Two dusty, dark-colored insects crawl on a tan rock

Photo by Daniel Bechmann, from Pixabay

Sometimes, when the summer rains sweep the deserts of West Texas, strange arthropods stir in their burrows. Commonly called vinegaroons, they emerge into the desert night in search of meals and mates, fending off predators with squirts of sharp, vinegar-smelling liquid.

They’re so secretive and shy that most people have never heard of them. But on July 14, staff members at Big Bend National Park photographed a vinegaroon wandering around the Chisos Basin campground and shared it on Facebook.

“Vinegaroons are about 3 inches long and relatively benign unless you happen to annoy them,” the post ran. “They can pinch with their heavy mouthparts (pedipalps) and shoot a well-aimed spray of 85% acetic acid (vinegar) from the base of their ‘whip’ to protect themselves.”

That was enough for breathless media outlets to describe the beasts as ‘’acid-shooting land lobsters.” But that’s a needlessly scary way of discussing an ancient, shy, and interesting animal, says Gwen Pearson, education outreach coordinator for Purdue Department of Entomology, where she works with vinegaroons.

Vinegaroons—sometimes called “whip scorpions”—are arachnids, distant relatives of spiders and scorpions. Found on every continent but Antarctica and Australia, the family is most common in tropical areas, with the majority of species known from Southeast Asia. “The one we have in Texas is actually kind of unique,” Pearson says. “It’s the largest one, and it’s one of the only ones that lives in deserts. So it’s unusual in size and habitat.”

Vinegaroons have terrible eyesight, and so spend their days underground and only come out at night, using their long, whip-like forelimbs to sense vibrations in the ground. “They’re so sensitive to vibration—that’s why we hardly see them,” Pearson says. “As soon as they hear a giant human stomp along, they go right back underground.”

Vibrations are also useful for detecting prey. Vinegaroons will eat anything smaller than they are, including millipedes, scorpions, and newly metamorphosed toads. Like scorpions, they use their big foreclaws—actually modified mouthparts—to grab and hold tasty morsels. Despite their fearsome appearance, however, they aren’t venomous, or even particularly nippy.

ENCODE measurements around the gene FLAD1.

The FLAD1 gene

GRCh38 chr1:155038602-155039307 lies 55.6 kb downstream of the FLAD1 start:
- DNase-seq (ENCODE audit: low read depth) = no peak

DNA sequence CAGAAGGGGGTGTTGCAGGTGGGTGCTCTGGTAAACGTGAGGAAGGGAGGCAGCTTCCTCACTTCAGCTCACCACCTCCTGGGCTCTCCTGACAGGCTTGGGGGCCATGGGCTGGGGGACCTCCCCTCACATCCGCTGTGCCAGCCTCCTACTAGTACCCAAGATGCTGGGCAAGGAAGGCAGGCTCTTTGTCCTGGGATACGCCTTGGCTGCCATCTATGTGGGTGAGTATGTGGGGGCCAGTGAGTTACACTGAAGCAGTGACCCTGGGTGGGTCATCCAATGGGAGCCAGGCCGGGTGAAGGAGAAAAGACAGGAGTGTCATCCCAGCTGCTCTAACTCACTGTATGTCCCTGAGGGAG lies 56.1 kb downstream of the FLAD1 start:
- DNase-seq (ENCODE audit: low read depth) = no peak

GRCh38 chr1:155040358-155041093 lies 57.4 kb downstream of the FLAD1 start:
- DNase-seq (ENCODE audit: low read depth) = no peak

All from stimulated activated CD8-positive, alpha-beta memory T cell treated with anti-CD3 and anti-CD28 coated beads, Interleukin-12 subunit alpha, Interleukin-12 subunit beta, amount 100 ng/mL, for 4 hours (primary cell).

“I’ve never been pinched by a vinegaroon,” Pearson says. “You’d have to stick your finger in the their face and wait for them to do it. Their primary defense is hiding or squirting you with vinegar.”

That vinegar is what makes the animal unique and gives them their common name. Vinegaroons squirt the weakly acidic solution from their whiplike tails in order to scare off mice or skunks, and can fire off up to 10 volleys—at a distance up to 40 centimeters (nearly 16 inches)—at a time. Given how unpleasant a face full of vinegar is, most predators tend to leave them alone.

As a result, the safest place for a baby vinegaroon to be is on its mother. According to Pearson, vinegaroons are excellent parents: The female keeps her eggs on her back as the babies develop, often for as long as a year. While the babies occasionally share in her kills, they mostly live off of an enormous yolk sack until they’re fully developed, which keeps them from eating each other.

“They look like eggs with legs,” Pearson says. Once the babies are mature, they go off on their own.

While vinegaroons are sometimes sold in the exotic pet trade, Pearson advises against keeping them: They’re difficult to breed in captivity, so animals offered by dealers are nearly always collected from the wild, a practice which can be incredibly damaging to animal populations. The vinegaroon is best appreciated from a respectful distance: a relic of an ancient ecosystem, peacefully wandering the desert floor at night and minding its own business.

“They’re just really good at what they do, even though they look weird and awkward,” Pearson says. “It’s a special, unique animal that you can find in the Southwest, and instead of freaking out about them, we should be excited that we get to see them.”

 

 

The September 2021 cover of Texas Highways Magazine


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